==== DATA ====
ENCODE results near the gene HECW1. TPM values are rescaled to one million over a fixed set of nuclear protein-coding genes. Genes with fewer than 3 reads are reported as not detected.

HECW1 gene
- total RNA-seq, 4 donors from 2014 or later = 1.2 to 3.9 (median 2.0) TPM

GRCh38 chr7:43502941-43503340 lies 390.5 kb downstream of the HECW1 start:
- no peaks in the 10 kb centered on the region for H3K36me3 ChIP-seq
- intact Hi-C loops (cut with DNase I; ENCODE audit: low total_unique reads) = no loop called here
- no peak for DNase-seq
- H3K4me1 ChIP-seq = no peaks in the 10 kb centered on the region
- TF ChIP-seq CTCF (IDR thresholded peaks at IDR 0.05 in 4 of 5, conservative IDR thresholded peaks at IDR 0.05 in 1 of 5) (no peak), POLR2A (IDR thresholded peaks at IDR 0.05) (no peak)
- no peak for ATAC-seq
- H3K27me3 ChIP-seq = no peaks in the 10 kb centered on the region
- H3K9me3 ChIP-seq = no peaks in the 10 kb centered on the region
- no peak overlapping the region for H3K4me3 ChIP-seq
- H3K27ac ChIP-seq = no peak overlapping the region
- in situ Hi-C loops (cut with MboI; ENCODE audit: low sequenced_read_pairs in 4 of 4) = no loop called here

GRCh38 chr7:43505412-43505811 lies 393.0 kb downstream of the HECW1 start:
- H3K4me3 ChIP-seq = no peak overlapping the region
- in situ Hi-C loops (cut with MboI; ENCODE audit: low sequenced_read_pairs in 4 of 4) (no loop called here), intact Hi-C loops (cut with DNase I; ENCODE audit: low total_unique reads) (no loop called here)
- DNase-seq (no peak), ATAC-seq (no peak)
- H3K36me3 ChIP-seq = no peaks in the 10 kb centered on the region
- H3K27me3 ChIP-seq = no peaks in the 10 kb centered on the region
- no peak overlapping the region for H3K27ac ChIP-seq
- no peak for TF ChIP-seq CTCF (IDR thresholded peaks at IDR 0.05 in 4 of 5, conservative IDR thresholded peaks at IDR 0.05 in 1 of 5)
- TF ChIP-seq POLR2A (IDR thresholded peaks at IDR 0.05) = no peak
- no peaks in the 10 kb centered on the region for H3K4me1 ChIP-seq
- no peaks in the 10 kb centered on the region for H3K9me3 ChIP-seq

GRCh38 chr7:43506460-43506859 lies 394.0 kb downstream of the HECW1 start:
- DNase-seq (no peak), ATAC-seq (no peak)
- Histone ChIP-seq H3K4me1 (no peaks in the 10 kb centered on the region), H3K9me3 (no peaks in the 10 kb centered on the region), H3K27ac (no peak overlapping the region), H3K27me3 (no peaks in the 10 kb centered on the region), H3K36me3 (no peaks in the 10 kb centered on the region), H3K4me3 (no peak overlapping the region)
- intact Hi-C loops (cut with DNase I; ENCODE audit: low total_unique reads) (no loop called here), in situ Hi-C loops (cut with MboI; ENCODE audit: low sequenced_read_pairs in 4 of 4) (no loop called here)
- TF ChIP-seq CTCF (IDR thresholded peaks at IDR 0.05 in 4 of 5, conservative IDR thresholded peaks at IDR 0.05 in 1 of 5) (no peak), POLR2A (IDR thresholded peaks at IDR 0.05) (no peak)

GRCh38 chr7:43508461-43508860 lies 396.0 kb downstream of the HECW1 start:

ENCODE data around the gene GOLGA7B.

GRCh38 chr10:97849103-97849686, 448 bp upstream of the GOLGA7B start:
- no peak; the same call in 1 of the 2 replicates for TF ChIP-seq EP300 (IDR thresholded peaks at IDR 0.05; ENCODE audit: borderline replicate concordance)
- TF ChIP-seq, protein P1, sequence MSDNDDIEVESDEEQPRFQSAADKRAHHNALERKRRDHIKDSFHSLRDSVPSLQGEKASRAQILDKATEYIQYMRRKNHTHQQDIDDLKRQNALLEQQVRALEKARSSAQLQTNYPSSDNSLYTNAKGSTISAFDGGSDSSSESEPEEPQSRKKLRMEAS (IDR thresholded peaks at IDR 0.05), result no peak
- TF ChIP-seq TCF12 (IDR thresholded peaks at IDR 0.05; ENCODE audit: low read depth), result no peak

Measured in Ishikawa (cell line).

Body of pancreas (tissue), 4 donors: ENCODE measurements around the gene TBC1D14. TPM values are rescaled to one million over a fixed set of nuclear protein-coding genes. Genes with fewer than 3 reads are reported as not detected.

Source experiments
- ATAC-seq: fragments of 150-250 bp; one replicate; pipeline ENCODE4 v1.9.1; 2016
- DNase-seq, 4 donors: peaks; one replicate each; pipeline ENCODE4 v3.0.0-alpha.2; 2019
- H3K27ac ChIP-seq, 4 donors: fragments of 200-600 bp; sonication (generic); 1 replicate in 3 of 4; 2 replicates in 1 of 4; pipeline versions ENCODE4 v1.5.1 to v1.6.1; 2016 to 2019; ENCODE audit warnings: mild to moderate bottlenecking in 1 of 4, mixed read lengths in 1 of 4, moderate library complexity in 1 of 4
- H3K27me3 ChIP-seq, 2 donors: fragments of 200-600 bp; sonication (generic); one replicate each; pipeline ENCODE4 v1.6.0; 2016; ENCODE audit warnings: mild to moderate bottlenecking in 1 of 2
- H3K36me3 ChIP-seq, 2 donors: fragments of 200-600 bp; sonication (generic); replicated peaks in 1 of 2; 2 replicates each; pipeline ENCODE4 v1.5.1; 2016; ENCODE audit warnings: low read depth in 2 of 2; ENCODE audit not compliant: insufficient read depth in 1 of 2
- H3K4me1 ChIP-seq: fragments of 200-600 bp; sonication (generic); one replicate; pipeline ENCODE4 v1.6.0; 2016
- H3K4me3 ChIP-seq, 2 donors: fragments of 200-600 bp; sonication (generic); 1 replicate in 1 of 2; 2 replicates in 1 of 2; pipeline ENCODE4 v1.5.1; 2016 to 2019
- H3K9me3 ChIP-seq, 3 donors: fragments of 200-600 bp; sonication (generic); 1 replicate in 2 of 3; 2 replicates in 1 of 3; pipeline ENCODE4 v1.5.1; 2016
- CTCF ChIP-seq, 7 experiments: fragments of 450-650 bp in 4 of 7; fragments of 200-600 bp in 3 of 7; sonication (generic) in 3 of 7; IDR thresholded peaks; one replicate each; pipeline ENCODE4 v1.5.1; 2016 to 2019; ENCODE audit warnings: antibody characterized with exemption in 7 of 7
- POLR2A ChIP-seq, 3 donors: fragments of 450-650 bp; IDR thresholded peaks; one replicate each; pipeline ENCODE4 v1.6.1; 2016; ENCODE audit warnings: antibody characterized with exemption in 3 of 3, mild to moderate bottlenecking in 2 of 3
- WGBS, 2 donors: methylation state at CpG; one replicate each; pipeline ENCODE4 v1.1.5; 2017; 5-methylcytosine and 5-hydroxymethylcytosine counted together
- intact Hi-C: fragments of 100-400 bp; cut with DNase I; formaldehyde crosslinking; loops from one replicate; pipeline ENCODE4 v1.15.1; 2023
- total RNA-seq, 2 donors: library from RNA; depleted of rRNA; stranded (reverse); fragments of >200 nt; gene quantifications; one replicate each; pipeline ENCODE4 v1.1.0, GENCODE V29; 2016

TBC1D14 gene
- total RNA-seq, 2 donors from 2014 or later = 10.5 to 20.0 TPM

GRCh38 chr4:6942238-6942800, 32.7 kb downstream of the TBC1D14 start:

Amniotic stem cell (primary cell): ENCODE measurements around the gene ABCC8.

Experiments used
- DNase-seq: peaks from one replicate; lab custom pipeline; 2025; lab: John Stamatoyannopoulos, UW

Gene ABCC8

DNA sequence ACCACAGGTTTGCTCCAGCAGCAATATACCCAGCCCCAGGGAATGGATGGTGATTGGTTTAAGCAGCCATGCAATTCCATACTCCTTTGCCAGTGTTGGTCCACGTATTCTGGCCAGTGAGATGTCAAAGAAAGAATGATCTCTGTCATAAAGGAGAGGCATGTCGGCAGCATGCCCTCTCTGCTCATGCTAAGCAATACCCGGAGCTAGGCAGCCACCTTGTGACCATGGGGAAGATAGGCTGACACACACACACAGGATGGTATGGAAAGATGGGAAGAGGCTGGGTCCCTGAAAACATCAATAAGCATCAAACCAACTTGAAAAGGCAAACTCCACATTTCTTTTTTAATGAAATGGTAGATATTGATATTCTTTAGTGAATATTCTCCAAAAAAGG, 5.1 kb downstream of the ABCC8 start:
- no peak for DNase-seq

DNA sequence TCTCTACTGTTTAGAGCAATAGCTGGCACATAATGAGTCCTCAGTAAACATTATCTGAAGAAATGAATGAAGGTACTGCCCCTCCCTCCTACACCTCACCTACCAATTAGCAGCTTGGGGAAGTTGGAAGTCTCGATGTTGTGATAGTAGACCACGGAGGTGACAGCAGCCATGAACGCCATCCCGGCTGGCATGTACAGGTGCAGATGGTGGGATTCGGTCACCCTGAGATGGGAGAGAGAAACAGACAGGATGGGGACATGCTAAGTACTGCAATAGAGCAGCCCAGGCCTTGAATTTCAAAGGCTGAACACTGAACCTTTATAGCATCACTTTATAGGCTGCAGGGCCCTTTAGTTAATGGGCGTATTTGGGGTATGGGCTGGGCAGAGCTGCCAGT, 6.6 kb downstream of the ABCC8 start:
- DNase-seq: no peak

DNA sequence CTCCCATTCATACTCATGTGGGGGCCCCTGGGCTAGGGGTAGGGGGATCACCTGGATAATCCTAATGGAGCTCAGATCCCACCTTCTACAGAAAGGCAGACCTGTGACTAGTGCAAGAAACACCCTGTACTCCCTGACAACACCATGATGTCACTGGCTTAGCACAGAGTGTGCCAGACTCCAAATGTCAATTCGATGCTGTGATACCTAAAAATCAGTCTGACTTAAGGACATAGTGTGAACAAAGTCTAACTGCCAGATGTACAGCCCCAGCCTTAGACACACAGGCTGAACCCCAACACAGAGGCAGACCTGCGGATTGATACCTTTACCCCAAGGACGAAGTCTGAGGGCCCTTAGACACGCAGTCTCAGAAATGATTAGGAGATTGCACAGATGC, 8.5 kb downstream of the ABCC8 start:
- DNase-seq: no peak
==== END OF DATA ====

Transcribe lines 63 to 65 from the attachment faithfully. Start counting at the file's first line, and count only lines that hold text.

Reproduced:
DNA sequence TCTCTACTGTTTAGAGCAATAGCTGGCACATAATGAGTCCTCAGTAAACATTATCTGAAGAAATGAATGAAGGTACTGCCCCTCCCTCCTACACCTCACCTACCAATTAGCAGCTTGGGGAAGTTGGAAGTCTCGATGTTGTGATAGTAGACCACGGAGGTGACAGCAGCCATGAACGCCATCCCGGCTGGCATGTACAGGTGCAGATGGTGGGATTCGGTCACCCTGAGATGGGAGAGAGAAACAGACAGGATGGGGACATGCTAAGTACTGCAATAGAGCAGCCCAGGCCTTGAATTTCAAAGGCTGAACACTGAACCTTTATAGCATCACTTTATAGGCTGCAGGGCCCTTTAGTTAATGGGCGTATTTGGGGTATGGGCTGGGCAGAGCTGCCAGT, 6.6 kb downstream of the ABCC8 start:
- DNase-seq: no peak

DNA sequence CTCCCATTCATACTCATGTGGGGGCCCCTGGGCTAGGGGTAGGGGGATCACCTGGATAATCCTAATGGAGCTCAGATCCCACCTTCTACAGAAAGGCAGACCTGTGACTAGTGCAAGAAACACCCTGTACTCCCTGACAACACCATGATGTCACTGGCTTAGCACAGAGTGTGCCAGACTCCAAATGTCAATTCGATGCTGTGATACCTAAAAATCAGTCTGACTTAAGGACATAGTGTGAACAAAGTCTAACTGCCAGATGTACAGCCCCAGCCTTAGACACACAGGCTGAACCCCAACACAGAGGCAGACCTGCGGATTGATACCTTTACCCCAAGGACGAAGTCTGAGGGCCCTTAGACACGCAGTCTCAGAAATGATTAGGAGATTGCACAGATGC, 8.5 kb downstream of the ABCC8 start: